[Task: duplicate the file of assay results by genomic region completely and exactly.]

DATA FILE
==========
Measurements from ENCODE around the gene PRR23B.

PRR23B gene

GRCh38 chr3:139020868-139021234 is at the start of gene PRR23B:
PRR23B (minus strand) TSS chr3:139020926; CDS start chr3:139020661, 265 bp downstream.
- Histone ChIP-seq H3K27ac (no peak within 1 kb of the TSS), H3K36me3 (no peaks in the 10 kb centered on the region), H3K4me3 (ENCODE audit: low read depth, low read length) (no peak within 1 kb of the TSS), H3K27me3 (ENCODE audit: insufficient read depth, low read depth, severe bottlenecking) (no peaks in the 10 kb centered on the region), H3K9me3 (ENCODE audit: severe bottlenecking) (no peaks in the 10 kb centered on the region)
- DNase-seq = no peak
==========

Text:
Measurements from ENCODE around the gene PRR23B.

PRR23B gene

GRCh38 chr3:139020868-139021234 is at the start of gene PRR23B:
PRR23B (minus strand) TSS chr3:139020926; CDS start chr3:139020661, 265 bp downstream.
- Histone ChIP-seq H3K27ac (no peak within 1 kb of the TSS), H3K36me3 (no peaks in the 10 kb centered on the region), H3K4me3 (ENCODE audit: low read depth, low read length) (no peak within 1 kb of the TSS), H3K27me3 (ENCODE audit: insufficient read depth, low read depth, severe bottlenecking) (no peaks in the 10 kb centered on the region), H3K9me3 (ENCODE audit: severe bottlenecking) (no peaks in the 10 kb centered on the region)
- DNase-seq = no peak